Elephants rarely get cancer: less than 5% of captive elephants die of cancer, compared to 20% of humans. Elephant genomes have at least 20 copies of the tumour suppressor, p53, which may explain their low cancer rates relative to humans, who have only one copy.
Materials Science for me was a good middle ground between engineering and “pure” science, as it lies at the boundaries between chemistry, physics, and engineering. It is a very directly applied science, featuring in all aspects of technology from mobile phones to buildings, weighing scales to kettles… everything is made of a material, and that material has been chosen for specific properties that allow the final product to operate as it does. I particularly love my practical sessions in the lab, where I get to use incredibly powerful microscopes (for example, a Scanning Electron Microscope, which magnifies up to 300,000 times!) to observe microstructures of materials, and see how that affects its properties. I also occasionally get to smash things! When I was applying to university, I knew that I wanted to eventually end up, somehow, in the renewable energy industry. There were a lot of paths that I could have chosen to take, and I considered a variety of options. Eventually I decided I would apply to Cambridge’s Natural Science course. The breadth of the course in first year allowed me more time to decide what I wanted to focus on- there was even the possibility of changing to Chemical Engineering in second year. Now that I am in second year, I am very happy to be studying Materials Science and Chemistry.
Since studying Material Science, I have become more aware about how processes are energy intensive and how developers don’t necessarily consider the sustainability of the process or product.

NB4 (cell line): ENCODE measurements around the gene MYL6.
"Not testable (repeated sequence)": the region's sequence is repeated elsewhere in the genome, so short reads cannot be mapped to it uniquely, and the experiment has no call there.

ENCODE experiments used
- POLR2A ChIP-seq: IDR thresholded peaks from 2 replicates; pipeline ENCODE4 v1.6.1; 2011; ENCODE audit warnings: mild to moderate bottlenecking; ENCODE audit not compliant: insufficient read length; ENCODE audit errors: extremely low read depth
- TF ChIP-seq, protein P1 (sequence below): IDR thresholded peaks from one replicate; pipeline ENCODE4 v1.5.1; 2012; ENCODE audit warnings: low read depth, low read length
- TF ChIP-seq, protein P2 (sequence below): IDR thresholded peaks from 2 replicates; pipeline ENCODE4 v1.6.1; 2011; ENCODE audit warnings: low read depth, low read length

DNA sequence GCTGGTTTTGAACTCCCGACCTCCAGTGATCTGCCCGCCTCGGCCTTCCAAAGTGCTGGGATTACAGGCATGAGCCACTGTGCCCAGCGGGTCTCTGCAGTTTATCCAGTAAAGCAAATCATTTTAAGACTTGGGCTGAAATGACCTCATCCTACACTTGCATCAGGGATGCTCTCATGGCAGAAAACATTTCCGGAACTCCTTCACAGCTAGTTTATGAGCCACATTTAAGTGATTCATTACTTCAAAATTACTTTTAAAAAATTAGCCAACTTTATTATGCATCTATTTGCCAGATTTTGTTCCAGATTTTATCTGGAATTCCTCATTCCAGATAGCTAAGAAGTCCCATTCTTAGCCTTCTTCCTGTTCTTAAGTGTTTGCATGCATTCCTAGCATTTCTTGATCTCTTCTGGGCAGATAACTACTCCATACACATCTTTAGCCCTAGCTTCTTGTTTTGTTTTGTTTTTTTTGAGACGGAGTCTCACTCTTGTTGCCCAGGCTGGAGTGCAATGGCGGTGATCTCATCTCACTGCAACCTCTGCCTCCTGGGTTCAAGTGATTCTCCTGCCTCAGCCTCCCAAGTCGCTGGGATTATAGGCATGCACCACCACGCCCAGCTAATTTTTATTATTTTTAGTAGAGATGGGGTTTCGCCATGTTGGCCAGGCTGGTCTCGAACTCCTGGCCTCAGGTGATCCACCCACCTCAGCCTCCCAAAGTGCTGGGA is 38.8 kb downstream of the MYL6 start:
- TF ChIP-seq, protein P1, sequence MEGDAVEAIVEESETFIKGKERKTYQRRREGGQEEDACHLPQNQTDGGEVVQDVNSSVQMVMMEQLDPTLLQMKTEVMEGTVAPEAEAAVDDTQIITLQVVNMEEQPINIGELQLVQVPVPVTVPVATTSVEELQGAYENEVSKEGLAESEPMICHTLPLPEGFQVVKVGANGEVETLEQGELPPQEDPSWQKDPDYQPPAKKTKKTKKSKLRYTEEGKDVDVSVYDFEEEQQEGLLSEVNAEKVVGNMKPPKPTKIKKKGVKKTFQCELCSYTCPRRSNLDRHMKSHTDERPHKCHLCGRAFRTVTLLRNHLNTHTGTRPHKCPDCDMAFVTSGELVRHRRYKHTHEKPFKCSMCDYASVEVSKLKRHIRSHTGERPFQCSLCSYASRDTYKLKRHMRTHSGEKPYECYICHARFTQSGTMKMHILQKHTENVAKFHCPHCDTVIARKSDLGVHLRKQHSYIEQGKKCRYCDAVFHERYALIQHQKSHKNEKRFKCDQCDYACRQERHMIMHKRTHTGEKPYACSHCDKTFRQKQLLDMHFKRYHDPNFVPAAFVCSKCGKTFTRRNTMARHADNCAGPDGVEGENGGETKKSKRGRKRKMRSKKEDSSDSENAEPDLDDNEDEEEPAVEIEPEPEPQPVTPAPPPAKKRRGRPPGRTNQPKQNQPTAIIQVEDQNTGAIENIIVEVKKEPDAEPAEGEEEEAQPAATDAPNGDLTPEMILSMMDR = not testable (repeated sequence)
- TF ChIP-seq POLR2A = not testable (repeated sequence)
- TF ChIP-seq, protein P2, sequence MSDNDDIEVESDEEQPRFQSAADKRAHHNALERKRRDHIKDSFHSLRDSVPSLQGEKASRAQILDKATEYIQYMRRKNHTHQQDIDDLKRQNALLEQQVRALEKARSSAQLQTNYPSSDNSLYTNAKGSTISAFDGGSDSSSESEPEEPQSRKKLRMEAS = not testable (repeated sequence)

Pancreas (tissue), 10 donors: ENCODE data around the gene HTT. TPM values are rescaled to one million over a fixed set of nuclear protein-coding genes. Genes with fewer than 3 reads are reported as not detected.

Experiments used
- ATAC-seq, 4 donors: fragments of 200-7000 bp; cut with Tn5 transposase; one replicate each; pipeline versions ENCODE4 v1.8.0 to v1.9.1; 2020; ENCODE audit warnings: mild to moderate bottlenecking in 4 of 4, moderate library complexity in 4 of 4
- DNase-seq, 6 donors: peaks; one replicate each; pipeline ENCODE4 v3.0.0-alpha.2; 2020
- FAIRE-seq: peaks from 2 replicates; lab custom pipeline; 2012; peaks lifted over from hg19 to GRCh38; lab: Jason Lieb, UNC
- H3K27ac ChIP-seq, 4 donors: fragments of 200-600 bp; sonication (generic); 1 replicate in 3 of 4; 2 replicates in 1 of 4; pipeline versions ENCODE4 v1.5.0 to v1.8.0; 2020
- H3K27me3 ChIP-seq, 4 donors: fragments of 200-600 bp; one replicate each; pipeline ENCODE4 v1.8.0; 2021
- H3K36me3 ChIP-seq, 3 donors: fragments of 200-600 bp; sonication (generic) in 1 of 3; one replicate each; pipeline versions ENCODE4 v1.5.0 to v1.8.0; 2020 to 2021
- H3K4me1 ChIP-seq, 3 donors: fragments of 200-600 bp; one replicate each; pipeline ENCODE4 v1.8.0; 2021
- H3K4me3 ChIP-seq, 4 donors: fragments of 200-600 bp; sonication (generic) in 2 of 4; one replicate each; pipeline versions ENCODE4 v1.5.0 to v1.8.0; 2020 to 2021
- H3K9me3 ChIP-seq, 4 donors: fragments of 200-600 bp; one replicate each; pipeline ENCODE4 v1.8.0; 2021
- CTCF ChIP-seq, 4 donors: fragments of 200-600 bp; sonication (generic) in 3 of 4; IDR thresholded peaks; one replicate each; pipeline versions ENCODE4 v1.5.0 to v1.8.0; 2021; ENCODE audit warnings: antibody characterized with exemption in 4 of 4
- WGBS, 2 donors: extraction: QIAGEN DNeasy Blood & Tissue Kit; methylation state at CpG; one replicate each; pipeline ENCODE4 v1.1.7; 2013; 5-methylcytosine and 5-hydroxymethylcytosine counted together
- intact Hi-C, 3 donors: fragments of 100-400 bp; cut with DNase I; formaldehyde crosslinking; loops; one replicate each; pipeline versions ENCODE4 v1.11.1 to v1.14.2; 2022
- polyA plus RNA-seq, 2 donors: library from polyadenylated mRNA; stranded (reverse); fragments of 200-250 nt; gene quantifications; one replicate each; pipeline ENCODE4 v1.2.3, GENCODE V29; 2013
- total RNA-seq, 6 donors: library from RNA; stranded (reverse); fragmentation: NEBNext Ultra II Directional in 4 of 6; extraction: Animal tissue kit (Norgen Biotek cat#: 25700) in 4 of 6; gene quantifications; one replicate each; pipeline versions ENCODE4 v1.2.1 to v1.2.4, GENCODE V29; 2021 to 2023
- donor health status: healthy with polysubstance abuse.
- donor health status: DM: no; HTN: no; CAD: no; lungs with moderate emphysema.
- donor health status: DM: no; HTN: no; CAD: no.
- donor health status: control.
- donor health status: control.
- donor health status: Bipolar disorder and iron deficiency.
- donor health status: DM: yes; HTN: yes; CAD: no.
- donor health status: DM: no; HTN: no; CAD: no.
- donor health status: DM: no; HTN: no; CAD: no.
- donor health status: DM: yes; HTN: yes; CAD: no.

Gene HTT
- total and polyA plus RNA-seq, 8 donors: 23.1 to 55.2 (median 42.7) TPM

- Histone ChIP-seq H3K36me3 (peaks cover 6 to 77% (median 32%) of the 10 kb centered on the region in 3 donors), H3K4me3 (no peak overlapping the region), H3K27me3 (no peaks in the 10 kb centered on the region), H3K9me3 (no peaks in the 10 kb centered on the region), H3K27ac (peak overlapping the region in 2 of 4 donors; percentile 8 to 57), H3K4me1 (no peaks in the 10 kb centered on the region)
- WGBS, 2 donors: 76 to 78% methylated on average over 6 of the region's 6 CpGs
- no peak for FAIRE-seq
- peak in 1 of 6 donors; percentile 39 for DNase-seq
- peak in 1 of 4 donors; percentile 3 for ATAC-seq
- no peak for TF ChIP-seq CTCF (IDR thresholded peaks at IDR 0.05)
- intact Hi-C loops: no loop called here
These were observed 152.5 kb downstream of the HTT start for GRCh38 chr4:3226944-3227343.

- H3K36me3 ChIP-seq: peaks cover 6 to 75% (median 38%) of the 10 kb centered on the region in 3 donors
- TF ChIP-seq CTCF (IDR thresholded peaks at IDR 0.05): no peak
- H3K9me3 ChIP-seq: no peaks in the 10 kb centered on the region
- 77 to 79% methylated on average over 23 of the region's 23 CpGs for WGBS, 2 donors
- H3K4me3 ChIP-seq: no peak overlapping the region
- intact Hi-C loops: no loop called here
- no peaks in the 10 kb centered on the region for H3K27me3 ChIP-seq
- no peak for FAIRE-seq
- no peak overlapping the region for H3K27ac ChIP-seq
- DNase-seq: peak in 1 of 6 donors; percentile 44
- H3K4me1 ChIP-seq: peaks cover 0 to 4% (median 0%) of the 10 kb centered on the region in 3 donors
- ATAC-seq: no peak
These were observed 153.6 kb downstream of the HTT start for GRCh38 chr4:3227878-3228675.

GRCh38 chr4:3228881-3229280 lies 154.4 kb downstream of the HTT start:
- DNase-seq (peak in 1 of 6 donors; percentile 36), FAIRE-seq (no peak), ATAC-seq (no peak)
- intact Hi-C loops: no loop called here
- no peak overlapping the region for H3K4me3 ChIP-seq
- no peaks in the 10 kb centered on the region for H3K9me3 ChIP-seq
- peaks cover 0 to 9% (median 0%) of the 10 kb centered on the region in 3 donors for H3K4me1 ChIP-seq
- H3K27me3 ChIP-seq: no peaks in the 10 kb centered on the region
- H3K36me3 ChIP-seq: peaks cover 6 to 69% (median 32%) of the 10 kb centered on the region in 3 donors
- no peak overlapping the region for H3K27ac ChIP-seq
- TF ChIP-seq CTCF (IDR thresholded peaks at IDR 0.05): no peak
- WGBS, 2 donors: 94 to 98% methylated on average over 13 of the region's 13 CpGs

This has become an area of science I want to research more into, and has encouraged me to look beyond university to organisations that are undertaking this work. One such example of this is the Ellen MacArthur Foundation, which is working towards the idea of a “Circular Economy”. A different route I am considering is that of independent energy suppliers, who tend to be making a much greater effort than the “Big Six” energy suppliers to invest in renewable energy. The exploration of these paths would not have occurred to me if I hadn’t chosen to study my degree course.
Studying a science degree, and being continually encouraged to question “Why?” to every next discovery or piece of understanding, spills over into my everyday life, and opens up a new way of thinking.
The best part of a science degree is how many doors it opens for you. You are not restricted to a life of research and academia. There are many opportunities in industry but you can go far beyond this too; charities, investment, law, the possibilities are endless. A science degree provides you with the ability to take apart any problem in a logical, objective and analytical way, and find an effective solution.